Treasury Secretary John Snow said he would use pension money to keep the government running.
In a letter to US Senate majority leader Bill Frist on Thursday, Snow said he was immediately suspending payments to a federal employees’ retirement scheme, the Government Securities Investment Fund (G-Fund).
The missing money would be repaid in full later, with no net effect on the fund or retirees, he promised.
The treasury secretary said he was forced to take the emergency accounting step because congress had not acted on his 2 August request for the government’s legal debt limit to be raised.
Any move by congress to raise the debt limit could be politically embarrassing.
Bush, Kerry are in a statistical tie
Democrats pounced on the news as evidence of fiscal mismanagement by the administration, less than three weeks before Bush faces Democratic challenger Senator John Kerry in the 2 November presidential election.
“George Bush continues to make history for all the wrong reasons: He’s the first president to go without creating a new job since the Great Depression and now he’s run up more debt in [a] shorter period of time than all the presidents combined in the 200 years from Washington through Reagan,” said Kerry campaign spokesman Phil Singer.
“On top of that, this is the third time he’s broken his promise not to raise the debt ceiling. His fiscal mismanagement is taking its toll on America and it’s time for a fresh start,” he said in a statement.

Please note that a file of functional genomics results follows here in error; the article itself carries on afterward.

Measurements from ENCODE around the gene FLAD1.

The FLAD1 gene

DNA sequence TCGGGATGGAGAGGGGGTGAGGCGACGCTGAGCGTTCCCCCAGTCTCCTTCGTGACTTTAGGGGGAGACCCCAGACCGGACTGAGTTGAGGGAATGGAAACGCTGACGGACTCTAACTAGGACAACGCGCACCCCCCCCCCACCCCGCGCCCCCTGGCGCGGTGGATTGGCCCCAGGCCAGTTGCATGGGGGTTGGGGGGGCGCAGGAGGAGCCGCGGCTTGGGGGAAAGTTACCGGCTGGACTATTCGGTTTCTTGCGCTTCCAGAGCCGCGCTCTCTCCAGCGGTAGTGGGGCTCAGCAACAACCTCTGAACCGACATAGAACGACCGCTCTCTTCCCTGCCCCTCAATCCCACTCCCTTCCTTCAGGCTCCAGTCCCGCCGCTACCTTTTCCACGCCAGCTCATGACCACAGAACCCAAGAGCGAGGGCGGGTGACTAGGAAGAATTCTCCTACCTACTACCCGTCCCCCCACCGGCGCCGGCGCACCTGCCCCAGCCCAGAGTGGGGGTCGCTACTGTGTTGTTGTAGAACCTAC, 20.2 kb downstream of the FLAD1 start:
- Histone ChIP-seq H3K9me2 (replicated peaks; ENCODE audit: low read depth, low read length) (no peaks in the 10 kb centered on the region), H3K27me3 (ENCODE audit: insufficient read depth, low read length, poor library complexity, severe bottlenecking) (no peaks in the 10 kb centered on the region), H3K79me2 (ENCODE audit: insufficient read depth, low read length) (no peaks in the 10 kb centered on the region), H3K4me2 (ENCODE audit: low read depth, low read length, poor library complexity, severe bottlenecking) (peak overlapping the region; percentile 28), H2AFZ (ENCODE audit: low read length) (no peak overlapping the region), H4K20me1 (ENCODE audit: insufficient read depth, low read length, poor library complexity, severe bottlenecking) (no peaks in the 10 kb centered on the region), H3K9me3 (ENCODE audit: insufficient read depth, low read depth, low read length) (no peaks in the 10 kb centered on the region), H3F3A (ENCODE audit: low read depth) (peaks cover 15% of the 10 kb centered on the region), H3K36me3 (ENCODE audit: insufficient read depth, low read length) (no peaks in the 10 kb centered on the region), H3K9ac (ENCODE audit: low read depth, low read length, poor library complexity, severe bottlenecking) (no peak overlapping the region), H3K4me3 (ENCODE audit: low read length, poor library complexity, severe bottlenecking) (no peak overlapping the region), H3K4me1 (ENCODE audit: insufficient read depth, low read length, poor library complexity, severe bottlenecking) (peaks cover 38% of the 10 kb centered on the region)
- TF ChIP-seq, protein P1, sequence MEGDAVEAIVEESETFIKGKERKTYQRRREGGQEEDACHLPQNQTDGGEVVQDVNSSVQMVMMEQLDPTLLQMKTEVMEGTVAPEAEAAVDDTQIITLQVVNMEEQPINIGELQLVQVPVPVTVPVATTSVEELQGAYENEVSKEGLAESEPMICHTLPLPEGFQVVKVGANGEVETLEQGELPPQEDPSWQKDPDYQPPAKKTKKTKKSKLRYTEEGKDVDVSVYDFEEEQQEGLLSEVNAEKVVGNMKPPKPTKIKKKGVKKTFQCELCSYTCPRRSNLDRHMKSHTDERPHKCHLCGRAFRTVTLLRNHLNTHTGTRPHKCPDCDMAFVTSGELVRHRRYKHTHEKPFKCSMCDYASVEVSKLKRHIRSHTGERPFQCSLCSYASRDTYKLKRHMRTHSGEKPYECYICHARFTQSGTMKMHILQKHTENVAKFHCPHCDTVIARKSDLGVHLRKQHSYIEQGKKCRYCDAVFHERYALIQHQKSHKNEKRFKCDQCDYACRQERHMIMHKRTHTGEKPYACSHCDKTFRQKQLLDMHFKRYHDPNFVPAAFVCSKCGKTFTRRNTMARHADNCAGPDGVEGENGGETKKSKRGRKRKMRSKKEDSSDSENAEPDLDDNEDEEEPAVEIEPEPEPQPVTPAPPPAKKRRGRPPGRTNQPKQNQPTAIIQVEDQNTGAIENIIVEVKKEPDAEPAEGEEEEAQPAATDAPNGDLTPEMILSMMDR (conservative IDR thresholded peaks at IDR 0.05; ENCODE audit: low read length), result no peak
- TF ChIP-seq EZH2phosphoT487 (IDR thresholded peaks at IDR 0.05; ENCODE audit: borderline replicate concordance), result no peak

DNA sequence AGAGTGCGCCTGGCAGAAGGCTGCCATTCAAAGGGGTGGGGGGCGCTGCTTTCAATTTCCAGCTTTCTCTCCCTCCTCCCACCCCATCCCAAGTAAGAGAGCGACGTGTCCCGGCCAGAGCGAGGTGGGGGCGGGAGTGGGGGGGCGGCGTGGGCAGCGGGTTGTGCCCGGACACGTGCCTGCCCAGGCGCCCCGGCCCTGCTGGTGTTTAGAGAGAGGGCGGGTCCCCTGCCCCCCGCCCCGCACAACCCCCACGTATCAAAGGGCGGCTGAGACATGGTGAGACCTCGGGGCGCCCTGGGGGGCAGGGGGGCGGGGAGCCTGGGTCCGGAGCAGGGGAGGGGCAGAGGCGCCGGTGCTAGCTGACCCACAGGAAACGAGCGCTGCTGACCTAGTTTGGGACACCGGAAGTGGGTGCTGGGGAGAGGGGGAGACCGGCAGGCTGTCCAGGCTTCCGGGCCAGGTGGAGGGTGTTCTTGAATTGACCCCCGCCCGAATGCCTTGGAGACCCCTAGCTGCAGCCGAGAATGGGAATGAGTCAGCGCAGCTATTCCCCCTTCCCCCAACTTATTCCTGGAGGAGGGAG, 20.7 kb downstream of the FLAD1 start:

House Democratic leader Nancy Pelosi described Snow’s manoeuvre as “a shameful admission” that the administration’s economic policies had failed the American people.
“His [Bush’s] fiscal mismanagement is taking its toll on America and it’s time for a fresh start”
The overall US debt – the total accumulated financial liabilities of the country – now amounted to $7.38 trillion, she said.
“The Republican leadership knew that the debt limit would be reached this month but did not want an embarrassing vote on raising the debt ceiling until after next month’s election so Republicans are now resorting to extraordinary accounting measures to avoid that vote.”
In the year before Bush came to office, his predecessor Bill Clinton produced a $236-billion annual budget surplus.
In fiscal 2004, ended 30 September, Bush’s team is estimated to have incurred a record annual budget deficit of $415 billion, according to the bipartisan congressional budget office.
The official 2004 budget figures, showing the gap between annual government spending and income, are due this week.